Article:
On October 10, 1973, Spiro Agnew became the second Vice President to resign the office. Unlike John C. Calhoun, who resigned to take a seat in the Senate, Agnew resigned and then pleaded no contest to criminal charges of tax evasion, part of a negotiated resolution to a scheme wherein he was accused of accepting $29,500 in bribes during his tenure as governor of Maryland. Agnew was fined $10,000 and put on three years' probation. The $10,000 fine only covered the taxes and interest due on what was "unreported income" from 1967. The plea bargain was later mocked as the "greatest deal since the Lord spared Isaac on the mountaintop", by former Maryland Attorney General Stephen Sachs. Students of Professor John F. Banzhaf III from the George Washington University Law School, collectively known as Banzhaf's Bandits, found four residents of the state of Maryland willing to put their names on a case and sought to have Agnew repay the state $268,482 - the amount it was said he had taken in bribes. After two appeals by Agnew, he finally resigned himself to the matter and a check for $268,482 was turned over to Maryland state Treasurer William James in early 1983.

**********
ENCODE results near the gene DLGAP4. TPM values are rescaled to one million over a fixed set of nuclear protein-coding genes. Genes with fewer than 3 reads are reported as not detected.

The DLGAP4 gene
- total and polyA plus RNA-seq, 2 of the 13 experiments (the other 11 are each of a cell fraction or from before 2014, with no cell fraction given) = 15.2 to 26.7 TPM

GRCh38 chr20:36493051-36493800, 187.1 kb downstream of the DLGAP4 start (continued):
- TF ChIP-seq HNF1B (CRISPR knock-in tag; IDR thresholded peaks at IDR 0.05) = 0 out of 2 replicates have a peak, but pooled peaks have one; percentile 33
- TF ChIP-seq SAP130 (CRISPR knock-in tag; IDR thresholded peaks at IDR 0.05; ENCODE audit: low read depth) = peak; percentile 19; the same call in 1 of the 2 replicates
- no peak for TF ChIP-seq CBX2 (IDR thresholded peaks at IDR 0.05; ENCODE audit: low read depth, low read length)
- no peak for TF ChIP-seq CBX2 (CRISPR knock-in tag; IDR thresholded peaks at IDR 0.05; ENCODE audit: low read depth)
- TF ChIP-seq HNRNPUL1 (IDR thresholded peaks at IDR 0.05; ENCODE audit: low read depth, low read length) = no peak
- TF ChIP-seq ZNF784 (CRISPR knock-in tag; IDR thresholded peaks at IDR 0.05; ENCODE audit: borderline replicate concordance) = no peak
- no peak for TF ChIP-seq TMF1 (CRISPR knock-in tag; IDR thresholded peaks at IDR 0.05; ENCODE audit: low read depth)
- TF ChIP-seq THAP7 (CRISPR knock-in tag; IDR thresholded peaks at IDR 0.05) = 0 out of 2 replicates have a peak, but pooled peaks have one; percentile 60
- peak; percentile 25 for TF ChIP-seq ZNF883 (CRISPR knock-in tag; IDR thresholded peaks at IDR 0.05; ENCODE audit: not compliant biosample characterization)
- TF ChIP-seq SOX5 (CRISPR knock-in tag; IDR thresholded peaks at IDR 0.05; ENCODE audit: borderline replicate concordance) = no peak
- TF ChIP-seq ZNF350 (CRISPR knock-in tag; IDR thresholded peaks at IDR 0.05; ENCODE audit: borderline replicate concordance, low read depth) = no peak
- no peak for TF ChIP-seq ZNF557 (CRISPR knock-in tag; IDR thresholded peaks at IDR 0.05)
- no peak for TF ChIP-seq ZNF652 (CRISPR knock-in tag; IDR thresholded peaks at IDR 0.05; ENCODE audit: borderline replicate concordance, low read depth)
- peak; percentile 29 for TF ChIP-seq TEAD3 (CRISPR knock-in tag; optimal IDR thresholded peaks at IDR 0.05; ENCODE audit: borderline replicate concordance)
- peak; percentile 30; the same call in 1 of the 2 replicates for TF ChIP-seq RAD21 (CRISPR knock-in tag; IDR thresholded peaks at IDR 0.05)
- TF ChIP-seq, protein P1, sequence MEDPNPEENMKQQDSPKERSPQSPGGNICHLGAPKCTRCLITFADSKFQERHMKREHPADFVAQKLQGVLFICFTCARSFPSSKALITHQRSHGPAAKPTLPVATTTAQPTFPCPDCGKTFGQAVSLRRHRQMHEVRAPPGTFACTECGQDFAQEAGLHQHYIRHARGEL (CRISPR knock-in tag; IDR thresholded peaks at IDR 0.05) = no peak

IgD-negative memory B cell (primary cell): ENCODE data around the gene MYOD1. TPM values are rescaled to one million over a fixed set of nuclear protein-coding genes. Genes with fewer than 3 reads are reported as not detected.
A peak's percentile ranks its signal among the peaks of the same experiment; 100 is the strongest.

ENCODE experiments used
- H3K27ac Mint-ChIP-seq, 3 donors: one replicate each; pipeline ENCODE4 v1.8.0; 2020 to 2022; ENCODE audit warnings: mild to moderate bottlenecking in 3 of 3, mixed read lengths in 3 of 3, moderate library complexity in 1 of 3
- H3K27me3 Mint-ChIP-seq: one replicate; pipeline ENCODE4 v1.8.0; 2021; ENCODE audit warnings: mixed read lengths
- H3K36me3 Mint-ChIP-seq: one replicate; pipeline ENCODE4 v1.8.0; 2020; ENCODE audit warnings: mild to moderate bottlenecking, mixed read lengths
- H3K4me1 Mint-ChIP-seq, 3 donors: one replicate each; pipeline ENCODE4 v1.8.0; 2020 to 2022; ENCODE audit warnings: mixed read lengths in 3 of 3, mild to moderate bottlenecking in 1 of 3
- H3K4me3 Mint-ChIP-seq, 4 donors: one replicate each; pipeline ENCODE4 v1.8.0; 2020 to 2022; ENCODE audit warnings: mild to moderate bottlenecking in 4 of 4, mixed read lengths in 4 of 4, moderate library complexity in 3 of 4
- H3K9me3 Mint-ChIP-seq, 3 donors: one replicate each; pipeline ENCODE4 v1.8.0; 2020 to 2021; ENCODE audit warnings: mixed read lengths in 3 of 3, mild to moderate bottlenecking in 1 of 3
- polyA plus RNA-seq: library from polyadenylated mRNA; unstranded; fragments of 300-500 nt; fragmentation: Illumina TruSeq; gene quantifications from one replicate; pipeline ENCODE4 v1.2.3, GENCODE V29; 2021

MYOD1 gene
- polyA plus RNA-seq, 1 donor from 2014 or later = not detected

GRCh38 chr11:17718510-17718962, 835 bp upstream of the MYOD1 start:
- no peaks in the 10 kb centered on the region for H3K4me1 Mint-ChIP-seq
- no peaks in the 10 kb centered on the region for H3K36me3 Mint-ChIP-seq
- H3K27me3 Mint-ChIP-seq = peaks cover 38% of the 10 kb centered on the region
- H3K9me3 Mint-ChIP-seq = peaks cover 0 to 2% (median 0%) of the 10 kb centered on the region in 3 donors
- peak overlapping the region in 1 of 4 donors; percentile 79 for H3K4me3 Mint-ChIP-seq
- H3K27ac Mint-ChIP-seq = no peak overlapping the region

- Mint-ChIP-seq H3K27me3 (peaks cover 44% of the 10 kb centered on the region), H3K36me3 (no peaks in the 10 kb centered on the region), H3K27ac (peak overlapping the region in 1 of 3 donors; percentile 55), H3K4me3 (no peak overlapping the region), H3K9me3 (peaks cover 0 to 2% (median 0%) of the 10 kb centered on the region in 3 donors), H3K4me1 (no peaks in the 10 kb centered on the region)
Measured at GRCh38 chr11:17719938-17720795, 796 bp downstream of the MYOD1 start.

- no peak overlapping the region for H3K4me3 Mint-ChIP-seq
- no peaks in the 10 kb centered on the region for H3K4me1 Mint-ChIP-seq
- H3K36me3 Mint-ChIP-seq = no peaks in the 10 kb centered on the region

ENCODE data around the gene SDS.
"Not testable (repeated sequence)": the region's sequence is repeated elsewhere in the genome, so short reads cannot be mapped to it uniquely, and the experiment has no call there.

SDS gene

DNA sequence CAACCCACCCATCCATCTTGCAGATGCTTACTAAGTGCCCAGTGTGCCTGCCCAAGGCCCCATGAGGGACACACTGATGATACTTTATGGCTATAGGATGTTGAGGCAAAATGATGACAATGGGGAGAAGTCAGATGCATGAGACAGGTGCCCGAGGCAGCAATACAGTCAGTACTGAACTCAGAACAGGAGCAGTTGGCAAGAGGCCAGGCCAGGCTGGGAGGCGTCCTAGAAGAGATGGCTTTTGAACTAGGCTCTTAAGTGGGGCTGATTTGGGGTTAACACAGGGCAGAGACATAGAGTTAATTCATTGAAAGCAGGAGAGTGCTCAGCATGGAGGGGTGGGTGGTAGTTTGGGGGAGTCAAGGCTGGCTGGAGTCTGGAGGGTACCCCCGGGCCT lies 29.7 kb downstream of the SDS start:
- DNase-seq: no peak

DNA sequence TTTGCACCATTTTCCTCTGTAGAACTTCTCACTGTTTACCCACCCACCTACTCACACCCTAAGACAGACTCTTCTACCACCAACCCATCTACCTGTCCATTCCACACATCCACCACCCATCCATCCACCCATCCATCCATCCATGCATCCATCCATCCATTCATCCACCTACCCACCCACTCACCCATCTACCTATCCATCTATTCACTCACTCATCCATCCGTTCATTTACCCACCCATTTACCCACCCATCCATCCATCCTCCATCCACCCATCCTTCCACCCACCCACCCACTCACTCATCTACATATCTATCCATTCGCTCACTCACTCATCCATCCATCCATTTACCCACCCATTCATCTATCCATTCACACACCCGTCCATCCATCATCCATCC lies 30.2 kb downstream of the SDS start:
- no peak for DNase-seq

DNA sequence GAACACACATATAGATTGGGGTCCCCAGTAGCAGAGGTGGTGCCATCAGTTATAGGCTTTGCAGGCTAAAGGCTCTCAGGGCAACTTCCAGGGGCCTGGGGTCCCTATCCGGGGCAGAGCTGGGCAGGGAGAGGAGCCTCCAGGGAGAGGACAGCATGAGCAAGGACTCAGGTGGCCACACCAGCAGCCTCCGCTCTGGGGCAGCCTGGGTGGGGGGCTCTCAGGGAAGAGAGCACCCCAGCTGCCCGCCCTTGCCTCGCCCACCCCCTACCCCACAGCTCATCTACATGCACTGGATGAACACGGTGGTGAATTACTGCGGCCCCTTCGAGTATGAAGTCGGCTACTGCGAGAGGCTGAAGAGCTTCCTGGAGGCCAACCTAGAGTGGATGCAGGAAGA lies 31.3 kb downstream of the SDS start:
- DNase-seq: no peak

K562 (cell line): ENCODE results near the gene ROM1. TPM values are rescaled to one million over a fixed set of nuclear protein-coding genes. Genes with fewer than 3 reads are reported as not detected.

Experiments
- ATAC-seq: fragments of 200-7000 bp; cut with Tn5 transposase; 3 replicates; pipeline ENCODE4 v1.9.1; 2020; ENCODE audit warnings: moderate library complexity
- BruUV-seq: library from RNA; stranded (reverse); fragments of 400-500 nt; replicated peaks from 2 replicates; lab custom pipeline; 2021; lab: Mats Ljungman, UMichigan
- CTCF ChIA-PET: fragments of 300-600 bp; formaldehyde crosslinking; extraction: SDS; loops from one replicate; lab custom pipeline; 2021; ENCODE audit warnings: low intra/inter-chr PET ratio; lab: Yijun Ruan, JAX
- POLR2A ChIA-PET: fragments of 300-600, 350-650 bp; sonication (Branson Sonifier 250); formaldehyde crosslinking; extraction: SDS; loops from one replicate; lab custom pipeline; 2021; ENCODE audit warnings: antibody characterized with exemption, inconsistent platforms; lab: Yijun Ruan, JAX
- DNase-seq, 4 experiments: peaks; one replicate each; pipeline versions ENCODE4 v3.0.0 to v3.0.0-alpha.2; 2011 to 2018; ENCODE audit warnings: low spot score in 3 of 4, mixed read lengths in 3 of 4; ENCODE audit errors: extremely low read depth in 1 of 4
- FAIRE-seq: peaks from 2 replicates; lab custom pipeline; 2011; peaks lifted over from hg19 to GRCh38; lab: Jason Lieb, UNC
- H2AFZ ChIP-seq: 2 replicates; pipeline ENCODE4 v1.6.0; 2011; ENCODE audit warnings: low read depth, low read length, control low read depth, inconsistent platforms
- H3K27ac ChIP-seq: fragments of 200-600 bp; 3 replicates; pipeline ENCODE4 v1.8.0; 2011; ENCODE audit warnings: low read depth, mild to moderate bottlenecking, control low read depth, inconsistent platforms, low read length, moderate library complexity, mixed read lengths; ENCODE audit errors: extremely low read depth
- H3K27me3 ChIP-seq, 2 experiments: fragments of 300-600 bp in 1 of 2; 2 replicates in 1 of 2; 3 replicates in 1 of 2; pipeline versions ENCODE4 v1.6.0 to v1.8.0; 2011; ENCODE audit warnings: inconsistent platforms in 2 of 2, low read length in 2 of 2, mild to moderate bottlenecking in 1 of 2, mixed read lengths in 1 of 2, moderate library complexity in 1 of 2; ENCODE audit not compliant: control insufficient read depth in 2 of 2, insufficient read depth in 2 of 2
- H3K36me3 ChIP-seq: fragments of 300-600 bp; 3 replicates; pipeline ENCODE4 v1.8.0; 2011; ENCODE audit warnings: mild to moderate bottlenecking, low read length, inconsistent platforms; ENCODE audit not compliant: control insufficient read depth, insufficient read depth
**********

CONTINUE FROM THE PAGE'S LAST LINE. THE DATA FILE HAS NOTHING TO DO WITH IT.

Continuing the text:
As a result of his no contest plea, Agnew was later disbarred by the State of Maryland. As in most jurisdictions, Maryland lawyers are automatically disbarred after being convicted of a felony, and a no contest plea exposes the defendant to the same penalties as a guilty plea.
His resignation triggered the first use of the 25th Amendment, as the vacancy prompted the appointment and confirmation of Gerald Ford, the House Minority Leader, as his successor. It remains one of only two times that the amendment has been employed to fill a Vice Presidential vacancy. The second time was when Ford, after becoming President upon Nixon's resignation, chose Nelson Rockefeller (originally Agnew's mentor in the moderate wing of the Republican Party) to succeed him as Vice President.
Agnew’s official portrait was removed from the Maryland State House Governor’s Reception Room from 1979 until 1995.